One Year Later, Peter Jennings Still Educates Public

Peter Jennings' announcement a year ago that he had lung cancer helped change people's attitudes about smoking, according to public health advocates.

"I have learned in the last couple of days that I have lung cancer," Jennings announced on the air last April 5. "Yes, I was a smoker until about 20 years ago. And I was weak and I smoked over 9/11."

Thomas J. Glynn of the American Cancer Society called the public declaration a "watershed event in public health."

"Like the true reporter he was, he told the facts as they were," Glynn said. "And that enabled smoking and lung cancer to come out in the open and become a topic for discussion."

In the days after Jennings' announcement, calls to quit lines doubled, and call volume has remained high.

Also last year, fewer cigarettes were sold than in any year since 1951, more cities and towns went smoke-free than ever before, and for the first time, former smokers outnumbered smokers in the United States.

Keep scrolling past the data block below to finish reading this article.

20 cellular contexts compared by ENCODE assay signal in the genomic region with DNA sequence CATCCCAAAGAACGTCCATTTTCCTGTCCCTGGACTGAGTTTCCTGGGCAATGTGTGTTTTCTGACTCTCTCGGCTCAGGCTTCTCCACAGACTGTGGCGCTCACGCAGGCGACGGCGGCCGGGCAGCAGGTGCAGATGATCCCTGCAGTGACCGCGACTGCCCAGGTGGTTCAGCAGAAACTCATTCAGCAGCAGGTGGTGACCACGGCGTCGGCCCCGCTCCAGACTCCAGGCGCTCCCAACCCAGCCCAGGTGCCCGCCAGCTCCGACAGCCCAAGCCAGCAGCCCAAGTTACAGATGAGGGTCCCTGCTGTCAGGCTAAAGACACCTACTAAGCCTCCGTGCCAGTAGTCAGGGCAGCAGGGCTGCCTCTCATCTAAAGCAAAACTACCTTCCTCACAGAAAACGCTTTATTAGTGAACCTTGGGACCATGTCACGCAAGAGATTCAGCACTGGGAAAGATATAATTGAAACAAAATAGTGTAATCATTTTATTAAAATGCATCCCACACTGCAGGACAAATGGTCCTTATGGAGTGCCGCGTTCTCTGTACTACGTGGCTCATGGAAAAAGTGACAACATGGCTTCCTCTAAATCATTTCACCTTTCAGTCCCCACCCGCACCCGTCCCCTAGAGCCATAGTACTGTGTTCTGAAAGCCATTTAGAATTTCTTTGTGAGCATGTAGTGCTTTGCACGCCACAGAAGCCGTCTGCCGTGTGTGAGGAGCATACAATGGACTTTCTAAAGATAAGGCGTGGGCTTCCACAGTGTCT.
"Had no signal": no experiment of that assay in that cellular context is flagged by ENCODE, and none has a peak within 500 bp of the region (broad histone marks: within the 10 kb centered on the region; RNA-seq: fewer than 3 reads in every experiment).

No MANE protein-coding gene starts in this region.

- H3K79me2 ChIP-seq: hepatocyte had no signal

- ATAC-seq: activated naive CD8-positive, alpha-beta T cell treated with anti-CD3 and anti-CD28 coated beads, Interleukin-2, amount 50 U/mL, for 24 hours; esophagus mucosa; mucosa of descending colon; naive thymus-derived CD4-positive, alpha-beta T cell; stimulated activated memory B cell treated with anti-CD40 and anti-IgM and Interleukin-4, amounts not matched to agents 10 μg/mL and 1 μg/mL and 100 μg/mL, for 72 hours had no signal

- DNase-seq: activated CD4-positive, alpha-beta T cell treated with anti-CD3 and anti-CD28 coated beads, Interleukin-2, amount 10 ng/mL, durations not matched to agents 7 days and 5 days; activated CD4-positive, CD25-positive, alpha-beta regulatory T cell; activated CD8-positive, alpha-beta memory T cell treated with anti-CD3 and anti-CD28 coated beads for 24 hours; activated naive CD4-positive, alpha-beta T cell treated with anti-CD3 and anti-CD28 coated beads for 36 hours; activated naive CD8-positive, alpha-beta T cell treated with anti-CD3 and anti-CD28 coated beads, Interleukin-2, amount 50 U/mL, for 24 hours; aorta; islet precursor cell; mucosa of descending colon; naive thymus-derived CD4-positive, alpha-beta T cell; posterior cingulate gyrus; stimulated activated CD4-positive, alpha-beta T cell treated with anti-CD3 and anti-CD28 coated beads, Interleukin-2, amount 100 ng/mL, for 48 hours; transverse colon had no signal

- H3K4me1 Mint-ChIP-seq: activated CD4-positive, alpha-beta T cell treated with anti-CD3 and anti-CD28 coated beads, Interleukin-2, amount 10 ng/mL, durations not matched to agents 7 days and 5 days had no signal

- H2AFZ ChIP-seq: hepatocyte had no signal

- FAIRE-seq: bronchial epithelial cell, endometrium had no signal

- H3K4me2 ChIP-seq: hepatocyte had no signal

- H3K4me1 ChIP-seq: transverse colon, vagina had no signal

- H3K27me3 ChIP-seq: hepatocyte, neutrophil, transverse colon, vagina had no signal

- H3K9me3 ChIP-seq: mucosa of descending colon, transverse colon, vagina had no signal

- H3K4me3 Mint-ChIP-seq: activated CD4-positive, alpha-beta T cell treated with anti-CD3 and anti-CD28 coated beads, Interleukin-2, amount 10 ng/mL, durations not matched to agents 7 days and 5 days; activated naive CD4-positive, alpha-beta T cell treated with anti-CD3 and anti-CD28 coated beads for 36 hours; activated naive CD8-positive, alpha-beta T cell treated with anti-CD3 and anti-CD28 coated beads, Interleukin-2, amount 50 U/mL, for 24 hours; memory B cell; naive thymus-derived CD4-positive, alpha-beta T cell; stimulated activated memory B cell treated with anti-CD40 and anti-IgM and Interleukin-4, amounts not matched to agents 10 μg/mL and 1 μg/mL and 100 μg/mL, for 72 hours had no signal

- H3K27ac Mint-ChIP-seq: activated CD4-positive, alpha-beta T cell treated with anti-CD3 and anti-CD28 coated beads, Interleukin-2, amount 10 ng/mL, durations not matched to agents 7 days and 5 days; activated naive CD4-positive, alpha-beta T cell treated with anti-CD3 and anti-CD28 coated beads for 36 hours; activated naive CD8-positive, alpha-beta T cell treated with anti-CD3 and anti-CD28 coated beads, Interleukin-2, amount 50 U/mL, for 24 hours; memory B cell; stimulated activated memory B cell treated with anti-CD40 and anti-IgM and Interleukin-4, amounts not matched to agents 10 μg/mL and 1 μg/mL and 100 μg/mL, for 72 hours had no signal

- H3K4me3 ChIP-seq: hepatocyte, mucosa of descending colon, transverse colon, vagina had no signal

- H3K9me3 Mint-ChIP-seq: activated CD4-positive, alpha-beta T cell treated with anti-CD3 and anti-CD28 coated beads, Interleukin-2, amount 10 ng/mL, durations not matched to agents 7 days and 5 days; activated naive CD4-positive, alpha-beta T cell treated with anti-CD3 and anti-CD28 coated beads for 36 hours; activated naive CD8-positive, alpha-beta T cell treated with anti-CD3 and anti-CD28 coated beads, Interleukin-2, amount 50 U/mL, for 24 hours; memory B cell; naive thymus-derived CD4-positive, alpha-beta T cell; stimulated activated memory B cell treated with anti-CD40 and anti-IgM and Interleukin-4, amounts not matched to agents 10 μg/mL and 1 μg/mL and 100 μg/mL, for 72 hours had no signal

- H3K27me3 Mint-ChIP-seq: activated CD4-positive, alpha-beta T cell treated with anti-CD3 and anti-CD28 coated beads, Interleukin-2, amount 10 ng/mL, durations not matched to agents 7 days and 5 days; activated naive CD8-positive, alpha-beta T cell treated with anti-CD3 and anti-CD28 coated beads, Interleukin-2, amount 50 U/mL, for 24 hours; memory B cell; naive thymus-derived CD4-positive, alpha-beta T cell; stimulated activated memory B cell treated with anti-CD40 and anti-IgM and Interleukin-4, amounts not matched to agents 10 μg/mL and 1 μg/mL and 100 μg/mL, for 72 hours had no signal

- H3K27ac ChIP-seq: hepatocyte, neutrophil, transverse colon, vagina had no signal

Quitting to Live

In November, ABC News followed four smokers who were in the process of quitting. All are still smoke-free, including father and business owner Jose Castro, nursing student Meg Blakeman and Alyce Payne, who broke down on the phone with her quit counselor.

"But it's like you lost your best friend," Payne said at the time. "It's so sad that you can base your life on nicotine and feel that way."

Today, she said, she feels different. "Now that I look back on that, that was the dumbest statement I could have ever made," she said. "Because how could something that could hurt you be your best friend?"

Tracey Bristow, who said she was quitting because of her daughters, did lapse in January. "I was in the garage, and they opened the garage door and there I stood," she recalled. "I just felt like I was sitting there holding a big bag of jewelry from a heist."

Though in the year since Jennings' announcement great strides have been made in getting people to quit cigarettes, there have also been significant setbacks, especially in the effort to get young people not to smoke. For the first time in nine years, the rate of eighth-graders who smoke did not decline.

Jennings reported extensively on how the tobacco companies market cigarettes. "I will continue to do the broadcast on good days," he said last year. "My voice will not always be like this."

He never did come back -- 124 days later, he died.

But given the impact he's had on a profound public health problem, Jennings was, as one doctor said today, "as meaningful in his passing as he was in his life."

ABC News' Dan Harris reported this story for "World News Tonight."